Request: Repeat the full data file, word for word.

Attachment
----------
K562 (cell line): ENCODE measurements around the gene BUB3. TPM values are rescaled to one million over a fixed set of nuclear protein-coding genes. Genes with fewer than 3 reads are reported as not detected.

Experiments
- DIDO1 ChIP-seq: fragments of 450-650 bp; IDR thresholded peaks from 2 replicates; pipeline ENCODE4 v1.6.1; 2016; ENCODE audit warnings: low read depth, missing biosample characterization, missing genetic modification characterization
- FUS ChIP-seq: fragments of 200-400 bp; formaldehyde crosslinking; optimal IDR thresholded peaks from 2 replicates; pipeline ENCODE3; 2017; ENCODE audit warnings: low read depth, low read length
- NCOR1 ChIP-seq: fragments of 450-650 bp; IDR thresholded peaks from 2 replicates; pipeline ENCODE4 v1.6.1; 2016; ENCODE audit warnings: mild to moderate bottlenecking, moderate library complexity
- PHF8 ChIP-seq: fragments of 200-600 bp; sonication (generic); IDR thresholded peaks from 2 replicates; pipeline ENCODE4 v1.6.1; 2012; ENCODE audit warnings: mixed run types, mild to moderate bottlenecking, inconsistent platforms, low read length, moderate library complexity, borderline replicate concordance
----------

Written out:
K562 (cell line): ENCODE measurements around the gene BUB3. TPM values are rescaled to one million over a fixed set of nuclear protein-coding genes. Genes with fewer than 3 reads are reported as not detected.

Experiments
- DIDO1 ChIP-seq: fragments of 450-650 bp; IDR thresholded peaks from 2 replicates; pipeline ENCODE4 v1.6.1; 2016; ENCODE audit warnings: low read depth, missing biosample characterization, missing genetic modification characterization
- FUS ChIP-seq: fragments of 200-400 bp; formaldehyde crosslinking; optimal IDR thresholded peaks from 2 replicates; pipeline ENCODE3; 2017; ENCODE audit warnings: low read depth, low read length
- NCOR1 ChIP-seq: fragments of 450-650 bp; IDR thresholded peaks from 2 replicates; pipeline ENCODE4 v1.6.1; 2016; ENCODE audit warnings: mild to moderate bottlenecking, moderate library complexity
- PHF8 ChIP-seq: fragments of 200-600 bp; sonication (generic); IDR thresholded peaks from 2 replicates; pipeline ENCODE4 v1.6.1; 2012; ENCODE audit warnings: mixed run types, mild to moderate bottlenecking, inconsistent platforms, low read length, moderate library complexity, borderline replicate concordance